Manifest Destiny of MLB Expansion

“Our manifest destiny to overspread the continent allotted by Providence for the free development of our yearly multiplying millions.” – John L. O’Sullivan

On April 5, 1993, the expansion Florida Marlins defeated the Los Angeles Dodgers in their very first game behind a strong pitching effort by 45-year old knuckleballer Charlie Hough. Bryan Harvey notched his first of 45 saves while Jeff Conine, Bret Barberie, Benito Santiago, and Walt Weiss carried the offense to a 6-run output. I watched most of this game and was excited to see the team that Dave Dombrowski and company had created through the expansion draft, free agent signings, and trades. Dave Magadan, Orestes Destrade, and Trevor Hoffman were also part of this team. Hoffman was drafted from the Reds in the expansion draft and, later, was sent to San Diego in a deal that brought Gary Sheffield to South Florida.

Meanwhile, the other expansion team, the Colorado Rockies, was shut out by Dwight Gooden and the New York Mets, but showed some offensive promise in 1993 with a roster that included Dante Bichette, Andres Galarraga, Eric Young, Jerald Clark, Charlie Hayes, Joe Girardi, Alex Cole, and Vinny Castilla.

Unfortunately for Colorado, the pitching staff couldn’t approach the mediocrity of the Florida pitching staff, but the offense compensated for much of that deficiency to help the team avoid a 100-loss season and a last place finish, as they bested the last place San Diego Padres by 6 wins.  The Marlins also avoided 100 losses and a last place finish as the Mets, who defeated the Rockies on opening day, stumbled to a league worst 103 losses. Five years later, the league introduced the Tampa Bay Devil Rays and Arizona Diamondbacks to complete the current 30-team configuration we know today (including the conversion of the Montreal Expos into the Washington Nationals following the 2004 season).

I don’t know if Major League Baseball needs to expand again, but Rob Manfred has made it known that he favors Montreal and Mexico City if it does happen.  However, he wants to see a conclusion to the stadium issues in Oakland and Tampa before expansion is seriously considered.  Another issue to ponder is that the current format of 30 teams with six 5-team divisions works well. Disrupting the current layout could include a variety of changes.  The current format could be maintained by simply adding one team to two of the six divisions and keep the playoff format as is.  Alternatively, the divisions could be reconfigured completely.  For example, a shift to four 4-team divisions in each league, as it is employed in the NFL with a similar playoff format, could make expansion a smooth process.

In addition to formatting the divisions and playoffs, the league would face the matter of increasing the travel schedule, which would not be well received by the MLBPA.  Perhaps a shift toward more 4-game series and a reduction/elimination of part/all of the inter-league schedule would cut down on travel.  Commissioner Manfred has also stated that a return to the 154-game schedule isn’t impossible, but he didn’t exactly endorse the idea either.  With those thoughts in mind, what are some potential locations for expansion?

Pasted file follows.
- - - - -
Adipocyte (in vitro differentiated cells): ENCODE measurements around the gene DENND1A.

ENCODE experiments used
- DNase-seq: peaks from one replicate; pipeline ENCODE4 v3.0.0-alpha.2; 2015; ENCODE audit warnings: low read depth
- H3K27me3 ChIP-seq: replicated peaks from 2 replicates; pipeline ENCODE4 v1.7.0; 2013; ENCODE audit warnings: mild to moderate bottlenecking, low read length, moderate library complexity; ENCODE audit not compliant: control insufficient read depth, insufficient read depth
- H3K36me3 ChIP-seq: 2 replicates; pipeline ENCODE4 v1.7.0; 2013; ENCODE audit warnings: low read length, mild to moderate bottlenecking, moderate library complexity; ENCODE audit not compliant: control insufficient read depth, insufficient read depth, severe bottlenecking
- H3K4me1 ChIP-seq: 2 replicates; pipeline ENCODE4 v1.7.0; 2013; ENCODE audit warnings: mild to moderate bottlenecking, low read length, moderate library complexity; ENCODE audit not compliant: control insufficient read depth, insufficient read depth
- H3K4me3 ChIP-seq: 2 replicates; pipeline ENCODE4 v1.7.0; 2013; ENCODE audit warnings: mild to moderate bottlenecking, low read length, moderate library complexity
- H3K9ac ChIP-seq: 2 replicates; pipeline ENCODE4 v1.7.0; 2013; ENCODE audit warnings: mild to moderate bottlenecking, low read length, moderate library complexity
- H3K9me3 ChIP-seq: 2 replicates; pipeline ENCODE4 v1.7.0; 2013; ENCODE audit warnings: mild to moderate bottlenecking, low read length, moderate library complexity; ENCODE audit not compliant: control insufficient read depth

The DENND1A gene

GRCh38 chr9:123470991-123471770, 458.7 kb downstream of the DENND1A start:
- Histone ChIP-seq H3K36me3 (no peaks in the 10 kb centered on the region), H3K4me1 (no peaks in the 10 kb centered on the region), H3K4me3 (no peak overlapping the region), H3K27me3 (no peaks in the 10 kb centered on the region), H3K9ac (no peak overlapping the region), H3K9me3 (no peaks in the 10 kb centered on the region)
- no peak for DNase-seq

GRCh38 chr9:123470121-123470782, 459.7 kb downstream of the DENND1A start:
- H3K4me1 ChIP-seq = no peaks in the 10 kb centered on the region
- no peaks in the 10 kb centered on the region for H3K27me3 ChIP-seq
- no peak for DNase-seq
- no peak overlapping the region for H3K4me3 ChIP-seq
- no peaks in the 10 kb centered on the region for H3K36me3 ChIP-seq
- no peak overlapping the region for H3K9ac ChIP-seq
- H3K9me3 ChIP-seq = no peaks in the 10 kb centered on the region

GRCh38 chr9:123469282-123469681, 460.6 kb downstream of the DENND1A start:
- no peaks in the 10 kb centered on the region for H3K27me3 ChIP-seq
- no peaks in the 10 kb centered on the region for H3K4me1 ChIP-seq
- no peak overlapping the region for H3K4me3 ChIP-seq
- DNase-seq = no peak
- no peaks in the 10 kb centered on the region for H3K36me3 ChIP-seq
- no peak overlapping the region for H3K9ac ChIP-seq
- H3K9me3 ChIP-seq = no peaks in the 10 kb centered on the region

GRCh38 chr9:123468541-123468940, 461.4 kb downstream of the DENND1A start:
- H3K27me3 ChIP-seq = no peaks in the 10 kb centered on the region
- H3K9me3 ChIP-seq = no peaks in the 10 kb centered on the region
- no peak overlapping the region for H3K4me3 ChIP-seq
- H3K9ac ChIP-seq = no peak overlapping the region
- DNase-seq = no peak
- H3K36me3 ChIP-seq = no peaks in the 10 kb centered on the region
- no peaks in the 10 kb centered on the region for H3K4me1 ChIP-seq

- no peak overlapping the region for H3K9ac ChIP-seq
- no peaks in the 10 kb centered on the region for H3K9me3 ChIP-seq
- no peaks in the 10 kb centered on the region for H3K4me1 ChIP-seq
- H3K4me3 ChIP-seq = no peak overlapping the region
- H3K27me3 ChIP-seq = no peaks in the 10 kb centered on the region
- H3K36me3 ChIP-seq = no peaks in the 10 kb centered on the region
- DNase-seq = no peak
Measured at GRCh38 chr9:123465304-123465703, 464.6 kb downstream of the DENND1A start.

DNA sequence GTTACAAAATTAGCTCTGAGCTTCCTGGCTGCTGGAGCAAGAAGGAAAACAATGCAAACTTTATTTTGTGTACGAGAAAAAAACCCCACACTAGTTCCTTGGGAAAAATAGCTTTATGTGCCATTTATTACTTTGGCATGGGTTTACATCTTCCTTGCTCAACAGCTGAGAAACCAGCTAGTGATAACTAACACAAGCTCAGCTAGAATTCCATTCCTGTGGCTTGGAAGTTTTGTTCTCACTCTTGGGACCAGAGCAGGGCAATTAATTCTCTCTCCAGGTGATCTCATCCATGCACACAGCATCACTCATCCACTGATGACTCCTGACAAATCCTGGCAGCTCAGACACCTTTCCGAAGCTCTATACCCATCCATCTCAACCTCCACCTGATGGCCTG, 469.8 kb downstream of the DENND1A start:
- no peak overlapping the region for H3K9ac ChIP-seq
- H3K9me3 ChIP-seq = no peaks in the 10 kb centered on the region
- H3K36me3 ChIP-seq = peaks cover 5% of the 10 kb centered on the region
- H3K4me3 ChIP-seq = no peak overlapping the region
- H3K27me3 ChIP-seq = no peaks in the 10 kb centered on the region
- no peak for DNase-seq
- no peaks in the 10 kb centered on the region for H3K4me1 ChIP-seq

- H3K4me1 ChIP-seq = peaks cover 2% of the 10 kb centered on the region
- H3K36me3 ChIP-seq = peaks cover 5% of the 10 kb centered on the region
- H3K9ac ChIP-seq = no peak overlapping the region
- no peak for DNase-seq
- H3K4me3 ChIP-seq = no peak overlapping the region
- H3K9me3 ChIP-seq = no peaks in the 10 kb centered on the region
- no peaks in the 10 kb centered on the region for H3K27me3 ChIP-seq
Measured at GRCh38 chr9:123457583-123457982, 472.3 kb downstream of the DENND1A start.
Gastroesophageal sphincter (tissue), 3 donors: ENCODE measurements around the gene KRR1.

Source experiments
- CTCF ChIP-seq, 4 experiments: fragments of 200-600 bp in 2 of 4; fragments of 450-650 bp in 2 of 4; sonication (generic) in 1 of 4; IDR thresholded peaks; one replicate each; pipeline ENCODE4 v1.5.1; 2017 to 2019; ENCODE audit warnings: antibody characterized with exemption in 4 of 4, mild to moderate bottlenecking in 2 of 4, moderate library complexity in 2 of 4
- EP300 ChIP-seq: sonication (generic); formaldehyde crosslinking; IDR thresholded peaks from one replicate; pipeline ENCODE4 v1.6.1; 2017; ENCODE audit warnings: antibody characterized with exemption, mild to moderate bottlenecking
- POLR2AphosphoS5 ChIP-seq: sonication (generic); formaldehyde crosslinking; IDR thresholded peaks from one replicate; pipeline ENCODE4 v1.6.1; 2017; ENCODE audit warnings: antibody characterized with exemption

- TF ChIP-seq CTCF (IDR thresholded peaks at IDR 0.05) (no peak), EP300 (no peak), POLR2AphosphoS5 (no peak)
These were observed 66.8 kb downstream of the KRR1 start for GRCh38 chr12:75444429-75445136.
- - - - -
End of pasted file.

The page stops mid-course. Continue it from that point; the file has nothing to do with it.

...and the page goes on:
Autozone Park in Memphis, TN

The easiest way to identify an expansion location is to focus on cities with franchises in the other major sports.  However, the number one factor to consider is the viability of a metropolitan area.  Current population, population growth, economic stability, and proximity to other MLB cities are essential to narrowing the field of candidates.  These are the cities that can be eliminated on first glance:  Buffalo, Salt Lake City, New Orleans, and Sacramento (82 miles from Oakland).  San Jose is also on this list since the A’s will either move there (or another city nearby) or remain in Oakland, which is just 40 miles from the South Bay.  Orlando is to Tampa as San Jose is to Oakland, so it can also be removed.  Winnipeg, Edmonton, Calgary, Vancouver, and Ottawa can also be passed over as Montreal would take the lead for Canadian cities.  If you analyze the top 30 metro-area populations as of the 2010 census, you can eliminate another set of cities, including Columbus, Indianapolis, Jacksonville, Charlotte, Raleigh, Nashville, Memphis, and Oklahoma City.

After paring down the field, here are the cities that remain (in alphabetical order) with their 2010 Metro-area populations and % growth since 2000:

Las Vegas: 1,865,746 and 35.6% growth.  The NHL has just granted an expansion franchise to the city and the NFL could soon join if the Raiders decide to move their nomadic franchise once again.  With a significant population growth and plenty of room for more, the future looks bright for Las Vegas to move up the US-ranking for population as they could pass Cleveland, Cincinnati, Kansas City, and Pittsburgh if trends hold for these cities.  Let’s call the new team the Las Vegas Gamblers and reinstate Pete Rose so he can manage the team from his adopted hometown.

Mexico City: 21,200,000 and 4.4% growth.  Like all corporations, MLB has been thinking globally for many years.  Playing in Japan, Puerto Rico, and Mexico has already happened and future events in Europe and on other continents could arise in the future.  A full fledged member of the MLB corporation playing in the largest Metropolitan area in the western hemisphere is intriguing.  If Mexico City is too far out of the way or too polluted, Monterrey could step up as it is well populated and much closer to the US border, but they will still have to build their own outfield wall.

Montreal: 4,060,000 and 5% growth.  The departure of the Expos in 2004 may suggest that this city just isn’t viable.  A new ownership group, a new stadium, and a renewed interest in baseball would make Montreal a welcomed member of Major League Baseball and there is a campaign pushing for baseball to give Toronto a Canadian rival once again.

Portland: 2,207,462 and 14.5% growth.  Baseball fans in the Rose City must travel 173 miles to Seattle if the Portland Pickles don’t tickle their fancy.  It is also the largest Metro area without an MLB team as it ranks 23rd based on the 2010 census.  The Riverside-San Bernardino-Ontario area actually ranks much higher, but is less than an hour from Los Angeles of Anaheim and Los Angeles of Los Angeles.